• The FBI uses active brand management through a press office, social media and online tools. “If we don’t tell our story, someone will tell it for us. I found this particularly fascinating as so many authors resist branding and telling their personal story, but it’s critical to take control of it yourself. People will always judge you based on what you put out into the public eye – taking control of your branding is the best way to manage it.
  • FBI agents have had jobs previously, with the oldest recruitment age being 37. Analysts and other roles may be recruited straight from college. The agent’s previous jobs and background go into the decisions around where they will work. So, if you’re writing such a character, their previous life will be important in their FBI work. One Italian-American retired agent talked about going undercover in Las Vegas, with his looks, accent and cultural background being critical to the role.
  • We were given a breakdown of all the different departments and an (unclassified) glimpse into what they do there. You can find out more here. The counterterrorism talk was one of the most popular, as would be expected in a room full of thriller writers. The rise of ISIS in Iraq and Syria was discussed, as well as the ‘dark net’and gamified content that is so immersive it has changed the radicalization model.
  • Listening to agents talk was fascinating in terms of the words and phrases they use. The sheer number of acronyms was mind-boggling, but having come from the mega-corporate world, I understand how that happens! These types of details in dialogue can bring your writing alive. Here’s some I wrote down: ‘deadly force policy,’‘threat driven organisation,’‘capabilities of the adversary,’‘advanced persistent threat,’‘there are categories within top secret,’‘OCONUS’- areas of responsibility outside the US, ‘Guardian squad’- first response to threats and judging what response they need. ‘patriots or sovereign citizens’- Americans who think they aren’t subject to government.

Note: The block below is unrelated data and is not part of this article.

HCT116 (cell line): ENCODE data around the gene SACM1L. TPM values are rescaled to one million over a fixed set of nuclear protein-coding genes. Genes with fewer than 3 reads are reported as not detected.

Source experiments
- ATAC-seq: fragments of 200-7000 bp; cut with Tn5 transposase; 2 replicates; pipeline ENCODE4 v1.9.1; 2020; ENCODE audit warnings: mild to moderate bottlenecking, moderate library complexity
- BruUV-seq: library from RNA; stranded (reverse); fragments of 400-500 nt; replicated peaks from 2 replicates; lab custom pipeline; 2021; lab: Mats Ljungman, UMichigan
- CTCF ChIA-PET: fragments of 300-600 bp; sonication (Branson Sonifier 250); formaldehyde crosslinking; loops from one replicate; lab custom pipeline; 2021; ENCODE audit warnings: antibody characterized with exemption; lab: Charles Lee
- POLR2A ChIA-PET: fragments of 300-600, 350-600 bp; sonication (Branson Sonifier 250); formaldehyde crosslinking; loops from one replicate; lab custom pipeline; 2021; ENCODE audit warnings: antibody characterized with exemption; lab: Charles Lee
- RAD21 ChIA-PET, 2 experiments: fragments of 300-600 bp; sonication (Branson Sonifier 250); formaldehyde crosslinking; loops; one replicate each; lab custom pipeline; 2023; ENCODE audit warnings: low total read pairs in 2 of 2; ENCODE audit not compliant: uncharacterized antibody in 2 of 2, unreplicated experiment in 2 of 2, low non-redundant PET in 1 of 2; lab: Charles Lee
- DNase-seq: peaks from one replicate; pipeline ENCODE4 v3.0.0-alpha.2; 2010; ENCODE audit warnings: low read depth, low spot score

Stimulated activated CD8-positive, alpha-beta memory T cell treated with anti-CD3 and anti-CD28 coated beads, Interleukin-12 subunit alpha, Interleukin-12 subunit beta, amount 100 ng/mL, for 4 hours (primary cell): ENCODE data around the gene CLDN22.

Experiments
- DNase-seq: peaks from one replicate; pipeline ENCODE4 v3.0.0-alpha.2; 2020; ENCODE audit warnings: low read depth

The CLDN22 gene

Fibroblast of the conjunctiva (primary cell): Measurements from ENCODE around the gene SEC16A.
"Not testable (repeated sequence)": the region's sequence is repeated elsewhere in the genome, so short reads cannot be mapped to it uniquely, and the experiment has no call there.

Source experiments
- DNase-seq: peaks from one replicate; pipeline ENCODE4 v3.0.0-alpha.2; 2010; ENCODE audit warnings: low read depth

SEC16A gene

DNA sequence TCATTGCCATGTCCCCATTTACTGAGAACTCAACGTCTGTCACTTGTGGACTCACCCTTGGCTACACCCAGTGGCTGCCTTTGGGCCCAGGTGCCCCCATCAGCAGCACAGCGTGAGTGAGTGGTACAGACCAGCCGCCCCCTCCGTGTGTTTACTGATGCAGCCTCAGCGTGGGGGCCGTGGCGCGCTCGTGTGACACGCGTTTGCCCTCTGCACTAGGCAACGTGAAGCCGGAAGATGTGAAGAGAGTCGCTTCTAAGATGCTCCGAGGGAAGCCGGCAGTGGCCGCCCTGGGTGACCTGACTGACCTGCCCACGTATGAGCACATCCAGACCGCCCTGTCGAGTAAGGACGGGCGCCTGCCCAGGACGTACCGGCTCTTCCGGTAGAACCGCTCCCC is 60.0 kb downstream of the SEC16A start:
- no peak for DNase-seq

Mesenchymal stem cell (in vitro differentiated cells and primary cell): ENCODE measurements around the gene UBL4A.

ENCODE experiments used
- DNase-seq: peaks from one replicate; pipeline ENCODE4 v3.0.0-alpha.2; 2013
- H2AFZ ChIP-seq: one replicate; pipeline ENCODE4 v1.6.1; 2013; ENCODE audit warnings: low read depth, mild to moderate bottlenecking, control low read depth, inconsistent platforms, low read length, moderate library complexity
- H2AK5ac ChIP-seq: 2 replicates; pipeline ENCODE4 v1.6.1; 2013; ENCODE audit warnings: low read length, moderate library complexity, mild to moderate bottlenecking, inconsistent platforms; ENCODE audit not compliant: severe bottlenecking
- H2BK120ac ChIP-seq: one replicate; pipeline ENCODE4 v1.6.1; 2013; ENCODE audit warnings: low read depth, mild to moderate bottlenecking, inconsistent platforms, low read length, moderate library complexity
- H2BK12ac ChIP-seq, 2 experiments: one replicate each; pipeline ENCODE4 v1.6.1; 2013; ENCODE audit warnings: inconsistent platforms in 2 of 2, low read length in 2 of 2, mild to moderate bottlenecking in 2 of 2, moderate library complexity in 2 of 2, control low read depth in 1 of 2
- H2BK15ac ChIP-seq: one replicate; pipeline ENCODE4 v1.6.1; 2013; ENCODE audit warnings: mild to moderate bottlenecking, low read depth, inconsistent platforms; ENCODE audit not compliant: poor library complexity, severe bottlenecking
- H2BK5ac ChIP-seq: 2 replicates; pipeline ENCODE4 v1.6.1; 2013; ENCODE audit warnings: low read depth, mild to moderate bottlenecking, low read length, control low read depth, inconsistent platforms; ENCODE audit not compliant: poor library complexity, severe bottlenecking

If you’re interested in learning more about the FBI, hopefully the day will be repeated at Thrillerfest 2015 so keep an eye on the website around November. They also have a Citizen Academy you can apply for.

Face off Peter James

UK mega-crime writer Peter James

More writing advice

  • Your characters don’t have to be likeable, but they can’t be all bad. The trick is to have them love something e.g. Buffalo Bill in Silence of the Lambs has a poodle. Or, make them express emotion e.g. Frankenstein’s monster says he didn’t ask to be created. From Peter James.
  • There are no rules around how to get the book written. Lee Child won’t plot at all, doesn’t know the end and just writes until he’s done. “I don’t want to type out a story I already know the ending to.”Jeffrey Deaver writes a 350 page outline. Everyone else is somewhere on the spectrum.
  • “You don’t commit to writing one book. You commit to being a writer.John Lescroart. Most authors write at least 5 books before anyone wants to read more of their work. Even when you’ve ‘found your voice,’some people won’t get it.
  • “A novel must be novel, or there’s no point in publishing it. Mark Tavani, Editor. An editor is looking for something they can sell. The concept may have similar elements to other books but it must be fresh. Get the little details correct– in an age of Google Maps, there’s no excuse. Anything that jars the reader will end their experience of the book. The editor is thinking about whether this is the beginning: of a series, of a business relationship, of a new career for this author. “Start as close to the end as possible. Stop flashing back – keep moving forward. Readers react to lag time negatively, so a book a year is recommended.
  • “The fact is: authors die. Peter James on why there’s always room for more authors! This made lots of us feel better. When faced with huge mega-famous names in the room, it can feel as if you’ll never make it – but many of them have been writing for 30+ years. I’ve been writing fiction for 4 years now and I’m 39. I have time!
Killer swag from Karen Dionne

Killer swag from Karen Dionne